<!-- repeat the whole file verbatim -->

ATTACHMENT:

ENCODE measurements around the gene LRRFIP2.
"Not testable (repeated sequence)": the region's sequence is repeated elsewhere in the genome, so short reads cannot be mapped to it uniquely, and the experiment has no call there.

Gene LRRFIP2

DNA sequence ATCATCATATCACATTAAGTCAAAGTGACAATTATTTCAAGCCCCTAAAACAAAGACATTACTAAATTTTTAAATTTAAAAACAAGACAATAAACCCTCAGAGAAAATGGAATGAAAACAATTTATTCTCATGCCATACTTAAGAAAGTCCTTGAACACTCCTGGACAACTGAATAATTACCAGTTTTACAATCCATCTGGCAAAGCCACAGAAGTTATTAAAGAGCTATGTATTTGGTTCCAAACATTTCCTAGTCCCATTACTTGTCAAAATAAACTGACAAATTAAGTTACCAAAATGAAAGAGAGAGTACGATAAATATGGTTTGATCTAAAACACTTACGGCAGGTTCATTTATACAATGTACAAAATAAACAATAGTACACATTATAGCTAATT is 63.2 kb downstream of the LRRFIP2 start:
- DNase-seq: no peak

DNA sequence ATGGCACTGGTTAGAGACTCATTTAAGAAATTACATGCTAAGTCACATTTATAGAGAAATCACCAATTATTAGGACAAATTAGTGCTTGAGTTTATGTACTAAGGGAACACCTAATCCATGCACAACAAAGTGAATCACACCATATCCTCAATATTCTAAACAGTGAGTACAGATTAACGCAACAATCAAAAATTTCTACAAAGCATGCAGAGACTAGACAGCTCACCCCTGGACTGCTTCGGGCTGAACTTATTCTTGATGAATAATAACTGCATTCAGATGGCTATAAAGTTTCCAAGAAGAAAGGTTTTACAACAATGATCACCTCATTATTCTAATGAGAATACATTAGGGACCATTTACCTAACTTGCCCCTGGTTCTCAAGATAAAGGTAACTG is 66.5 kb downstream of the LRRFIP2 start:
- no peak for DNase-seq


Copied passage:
ENCODE measurements around the gene LRRFIP2.
"Not testable (repeated sequence)": the region's sequence is repeated elsewhere in the genome, so short reads cannot be mapped to it uniquely, and the experiment has no call there.

Gene LRRFIP2

DNA sequence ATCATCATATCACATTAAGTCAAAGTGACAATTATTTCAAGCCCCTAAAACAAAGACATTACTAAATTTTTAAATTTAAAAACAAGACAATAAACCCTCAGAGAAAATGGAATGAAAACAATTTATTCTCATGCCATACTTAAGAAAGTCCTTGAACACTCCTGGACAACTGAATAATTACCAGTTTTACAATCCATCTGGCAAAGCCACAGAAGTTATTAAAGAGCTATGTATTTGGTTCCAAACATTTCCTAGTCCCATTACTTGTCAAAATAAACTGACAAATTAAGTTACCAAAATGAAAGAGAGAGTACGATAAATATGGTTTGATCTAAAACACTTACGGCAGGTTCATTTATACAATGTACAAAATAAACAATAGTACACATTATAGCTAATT is 63.2 kb downstream of the LRRFIP2 start:
- DNase-seq: no peak

DNA sequence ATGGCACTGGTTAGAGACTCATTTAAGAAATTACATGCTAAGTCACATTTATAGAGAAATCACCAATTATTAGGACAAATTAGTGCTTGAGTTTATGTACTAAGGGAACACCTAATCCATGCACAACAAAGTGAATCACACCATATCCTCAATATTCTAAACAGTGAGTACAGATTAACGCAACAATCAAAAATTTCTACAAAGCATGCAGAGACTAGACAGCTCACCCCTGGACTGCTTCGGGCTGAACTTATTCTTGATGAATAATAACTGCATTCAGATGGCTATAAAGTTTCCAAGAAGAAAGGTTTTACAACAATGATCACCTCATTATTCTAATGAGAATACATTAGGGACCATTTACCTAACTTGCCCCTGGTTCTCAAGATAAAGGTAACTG is 66.5 kb downstream of the LRRFIP2 start:
- no peak for DNase-seq